COVID19 and Teacher’s Mental Health
To add insult to injury the teacher hater Ontario Minister of Education Stephen Lecce, is demanding ‘synchronous’ lessons delivered at exactly the same time daily when many households have 2-4 children sharing one computer and many teachers have children of their own to look after. Self care has entered the lexicon in a big way.
In Psychology Today there are reports that there is a sharp decrease in teacher well being. Teacher absenteeism is way up. Many more teachers are applying for leaves. There are very few substitute teachers available.
Teachers do truly agonize about their students in all this. The students' parents are suffering job loss, evictions, and food insecurity which leads teachers to a secondary trauma similar to PTSD.
Teachers of poor children know what is coming. Those who are behind will fall further behind and may never catch up. The constantly shifting schedules, subject assignments, timetables has many teachers down to their last nerve.
Teachers are being forced to teach in unsafe conditions, classes actually forced to reorganize into larger units make a pathetic joke of so-called cohorts. Rules that apply to restaurants and movie theaters don’t seem to apply to classrooms.
Due to signed contracts, unions have very little scope in which to operate. Wild cat labour moves would be hit with the heavy manners of steep fines and jail time for leaders.
The only way out for teacher and support staff unions is mass communications. This may involve the very expensive, targeted TV, radio and newspaper as well as Facebook ads or our favourite , mass delivery of postcard attacks in vulnerable Tory ridings in Ontario.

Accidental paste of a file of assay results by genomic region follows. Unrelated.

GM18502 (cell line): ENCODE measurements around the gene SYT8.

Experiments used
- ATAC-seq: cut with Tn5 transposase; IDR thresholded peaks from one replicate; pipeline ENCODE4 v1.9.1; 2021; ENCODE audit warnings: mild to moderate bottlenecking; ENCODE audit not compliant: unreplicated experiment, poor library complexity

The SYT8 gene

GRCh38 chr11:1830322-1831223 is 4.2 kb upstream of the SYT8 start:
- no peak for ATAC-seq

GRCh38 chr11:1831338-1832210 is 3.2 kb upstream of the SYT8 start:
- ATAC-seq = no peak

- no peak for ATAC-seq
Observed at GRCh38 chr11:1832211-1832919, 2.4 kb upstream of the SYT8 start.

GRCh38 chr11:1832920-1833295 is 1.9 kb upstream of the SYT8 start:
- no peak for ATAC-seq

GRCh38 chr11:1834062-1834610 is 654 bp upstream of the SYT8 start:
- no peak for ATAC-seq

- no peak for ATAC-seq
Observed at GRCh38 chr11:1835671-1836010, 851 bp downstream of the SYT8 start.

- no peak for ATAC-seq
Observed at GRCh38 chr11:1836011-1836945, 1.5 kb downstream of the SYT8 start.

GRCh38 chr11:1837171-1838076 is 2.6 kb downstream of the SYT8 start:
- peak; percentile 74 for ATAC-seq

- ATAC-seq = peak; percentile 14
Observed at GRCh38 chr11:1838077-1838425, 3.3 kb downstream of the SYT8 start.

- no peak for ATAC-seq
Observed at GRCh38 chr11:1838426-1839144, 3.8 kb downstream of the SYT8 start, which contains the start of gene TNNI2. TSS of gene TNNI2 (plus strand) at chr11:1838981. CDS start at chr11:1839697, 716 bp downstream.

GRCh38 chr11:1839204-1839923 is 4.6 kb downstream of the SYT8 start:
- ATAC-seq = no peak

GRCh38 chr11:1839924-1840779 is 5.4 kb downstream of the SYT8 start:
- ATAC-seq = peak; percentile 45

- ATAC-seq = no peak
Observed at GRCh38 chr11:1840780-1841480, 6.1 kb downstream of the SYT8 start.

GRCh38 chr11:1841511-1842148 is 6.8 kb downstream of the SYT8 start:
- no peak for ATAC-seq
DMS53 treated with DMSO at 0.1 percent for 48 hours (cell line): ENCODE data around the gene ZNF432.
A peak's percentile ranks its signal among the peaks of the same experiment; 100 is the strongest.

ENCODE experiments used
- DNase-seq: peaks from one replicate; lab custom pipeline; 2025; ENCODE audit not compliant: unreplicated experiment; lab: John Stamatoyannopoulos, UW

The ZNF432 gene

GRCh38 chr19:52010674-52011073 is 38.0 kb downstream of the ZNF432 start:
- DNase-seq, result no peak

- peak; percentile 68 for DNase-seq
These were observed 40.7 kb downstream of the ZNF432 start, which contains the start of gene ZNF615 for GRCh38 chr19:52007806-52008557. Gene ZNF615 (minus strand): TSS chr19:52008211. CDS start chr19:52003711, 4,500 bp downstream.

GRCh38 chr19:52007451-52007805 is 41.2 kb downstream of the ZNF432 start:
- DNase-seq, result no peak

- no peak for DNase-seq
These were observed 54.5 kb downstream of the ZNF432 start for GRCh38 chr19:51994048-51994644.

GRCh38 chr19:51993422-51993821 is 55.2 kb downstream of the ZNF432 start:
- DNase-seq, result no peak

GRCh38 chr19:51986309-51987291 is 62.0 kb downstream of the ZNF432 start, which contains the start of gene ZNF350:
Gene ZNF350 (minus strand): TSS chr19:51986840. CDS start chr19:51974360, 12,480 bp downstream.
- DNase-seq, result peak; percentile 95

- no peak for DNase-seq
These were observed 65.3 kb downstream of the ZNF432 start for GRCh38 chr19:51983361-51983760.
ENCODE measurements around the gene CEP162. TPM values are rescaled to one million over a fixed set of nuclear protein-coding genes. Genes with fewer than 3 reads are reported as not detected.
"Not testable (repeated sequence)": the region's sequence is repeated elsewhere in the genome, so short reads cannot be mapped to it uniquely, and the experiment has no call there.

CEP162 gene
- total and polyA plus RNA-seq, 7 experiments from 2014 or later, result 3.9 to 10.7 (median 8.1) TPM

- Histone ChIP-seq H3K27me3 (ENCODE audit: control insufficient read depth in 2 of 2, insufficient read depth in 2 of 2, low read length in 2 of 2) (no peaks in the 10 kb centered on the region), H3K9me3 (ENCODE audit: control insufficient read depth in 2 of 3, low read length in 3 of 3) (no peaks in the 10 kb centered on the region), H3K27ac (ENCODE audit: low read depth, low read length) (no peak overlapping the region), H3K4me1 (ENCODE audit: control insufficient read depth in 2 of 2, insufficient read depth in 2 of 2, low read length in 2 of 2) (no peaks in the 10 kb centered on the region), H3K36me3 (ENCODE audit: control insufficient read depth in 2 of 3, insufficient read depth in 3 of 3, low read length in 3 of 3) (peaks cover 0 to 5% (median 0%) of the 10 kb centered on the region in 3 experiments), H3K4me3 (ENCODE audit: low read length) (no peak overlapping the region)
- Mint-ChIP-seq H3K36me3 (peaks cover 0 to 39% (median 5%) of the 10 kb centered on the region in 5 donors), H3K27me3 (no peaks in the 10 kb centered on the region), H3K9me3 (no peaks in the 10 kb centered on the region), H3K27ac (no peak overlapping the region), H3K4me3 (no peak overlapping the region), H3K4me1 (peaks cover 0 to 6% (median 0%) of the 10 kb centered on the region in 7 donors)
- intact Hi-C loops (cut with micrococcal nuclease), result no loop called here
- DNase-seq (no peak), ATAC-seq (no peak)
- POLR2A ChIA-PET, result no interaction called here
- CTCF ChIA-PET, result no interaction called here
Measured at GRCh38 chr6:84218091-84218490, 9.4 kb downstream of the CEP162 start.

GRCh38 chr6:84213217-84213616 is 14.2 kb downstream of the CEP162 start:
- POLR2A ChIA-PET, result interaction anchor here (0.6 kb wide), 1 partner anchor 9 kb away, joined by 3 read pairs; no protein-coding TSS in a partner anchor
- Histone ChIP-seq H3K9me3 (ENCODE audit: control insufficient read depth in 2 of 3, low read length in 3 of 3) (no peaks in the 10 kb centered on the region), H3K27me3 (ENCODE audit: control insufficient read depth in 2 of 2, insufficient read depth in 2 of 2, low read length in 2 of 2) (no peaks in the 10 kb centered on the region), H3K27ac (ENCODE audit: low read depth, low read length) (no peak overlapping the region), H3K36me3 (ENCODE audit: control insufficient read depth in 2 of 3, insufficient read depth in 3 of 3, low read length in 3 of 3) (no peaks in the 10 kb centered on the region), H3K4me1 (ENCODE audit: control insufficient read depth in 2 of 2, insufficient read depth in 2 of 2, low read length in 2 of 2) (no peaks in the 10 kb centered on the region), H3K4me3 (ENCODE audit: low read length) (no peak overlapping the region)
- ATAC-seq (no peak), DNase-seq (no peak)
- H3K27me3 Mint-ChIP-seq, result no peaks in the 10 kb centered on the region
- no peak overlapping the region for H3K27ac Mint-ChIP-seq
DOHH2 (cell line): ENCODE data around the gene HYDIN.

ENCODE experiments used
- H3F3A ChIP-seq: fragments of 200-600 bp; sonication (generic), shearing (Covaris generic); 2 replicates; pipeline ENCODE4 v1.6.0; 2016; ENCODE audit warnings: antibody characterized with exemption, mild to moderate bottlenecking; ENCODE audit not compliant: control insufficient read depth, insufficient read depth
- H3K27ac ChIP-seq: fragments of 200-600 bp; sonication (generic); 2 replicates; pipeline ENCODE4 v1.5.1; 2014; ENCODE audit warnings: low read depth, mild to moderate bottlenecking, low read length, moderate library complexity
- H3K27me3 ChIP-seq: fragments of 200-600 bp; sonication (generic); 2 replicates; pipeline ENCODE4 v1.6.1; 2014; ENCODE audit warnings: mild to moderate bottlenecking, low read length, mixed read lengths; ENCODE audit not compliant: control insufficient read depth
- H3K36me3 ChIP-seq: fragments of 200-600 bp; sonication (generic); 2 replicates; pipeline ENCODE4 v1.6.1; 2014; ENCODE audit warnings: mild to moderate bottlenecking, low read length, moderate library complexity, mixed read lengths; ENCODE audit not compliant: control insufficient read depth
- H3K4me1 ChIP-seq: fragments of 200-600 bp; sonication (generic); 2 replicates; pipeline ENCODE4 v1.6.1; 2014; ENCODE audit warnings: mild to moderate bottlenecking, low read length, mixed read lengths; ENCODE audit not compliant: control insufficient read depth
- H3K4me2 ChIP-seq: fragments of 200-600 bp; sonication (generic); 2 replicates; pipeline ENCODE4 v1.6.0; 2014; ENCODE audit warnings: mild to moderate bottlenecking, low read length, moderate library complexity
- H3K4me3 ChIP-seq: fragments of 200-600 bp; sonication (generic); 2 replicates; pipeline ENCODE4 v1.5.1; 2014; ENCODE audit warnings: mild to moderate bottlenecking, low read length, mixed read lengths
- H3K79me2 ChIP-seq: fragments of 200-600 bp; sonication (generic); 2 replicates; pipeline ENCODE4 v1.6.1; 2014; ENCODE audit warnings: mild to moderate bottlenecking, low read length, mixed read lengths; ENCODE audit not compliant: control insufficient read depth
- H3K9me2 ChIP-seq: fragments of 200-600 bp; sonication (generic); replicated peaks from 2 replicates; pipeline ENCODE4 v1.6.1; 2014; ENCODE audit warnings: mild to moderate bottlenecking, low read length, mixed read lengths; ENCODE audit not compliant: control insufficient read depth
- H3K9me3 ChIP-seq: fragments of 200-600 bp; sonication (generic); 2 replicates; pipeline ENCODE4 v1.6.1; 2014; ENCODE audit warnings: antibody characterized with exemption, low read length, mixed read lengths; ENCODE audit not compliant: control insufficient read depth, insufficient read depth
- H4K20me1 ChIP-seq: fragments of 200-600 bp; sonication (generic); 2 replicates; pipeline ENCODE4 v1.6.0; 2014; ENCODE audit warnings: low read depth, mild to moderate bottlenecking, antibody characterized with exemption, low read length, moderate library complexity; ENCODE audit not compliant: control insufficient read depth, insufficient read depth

Across Canada the story is much the same. Even in labour friendly BC with an NDP government and the best reputation on containing the community spread of COVID19, the back to school effort has been far below what parents and teachers expected from the Horgan government.
Years of working for OSSTF reminded your scribe that teachers and support staff have the same mental health challenges, in the same percentages as the general public. Many teachers, although high functioning in their jobs, have challenges with anxiety, panic attacks, and depression. This environment is enough to cause these educators to be pushed to their absolute limits and sometimes beyond.
With the combination of looming early retirements, leaves, sick days and shortage of available substitute teachers rapidly developing, many boards are already using unqualified staff. A serious teacher shortage is rapidly emerging.
This is an education system under extreme duress. The provincial government is in a state of denial as COVID outbreaks move from school to school. The situation is becoming increasingly untenable. How this manifests itself as it begins to seriously break down remains an open question.
Teaching and some related support staff jobs were not without stress before COVID19 arrived. There were incessant new accountability demands, lack of supports, and violence in all school systems. In Ontario there was a very tough bargaining season which clearly affected teachers with compulsory e-learning, larger classes, a below inflation raise, and lack of SE supports. There has been a steep learning curve for online Zoom or Google Classroom, and a clear lack of support from governments and the general public along the lines of “ what are you complaining about, at least you have a well paid job.”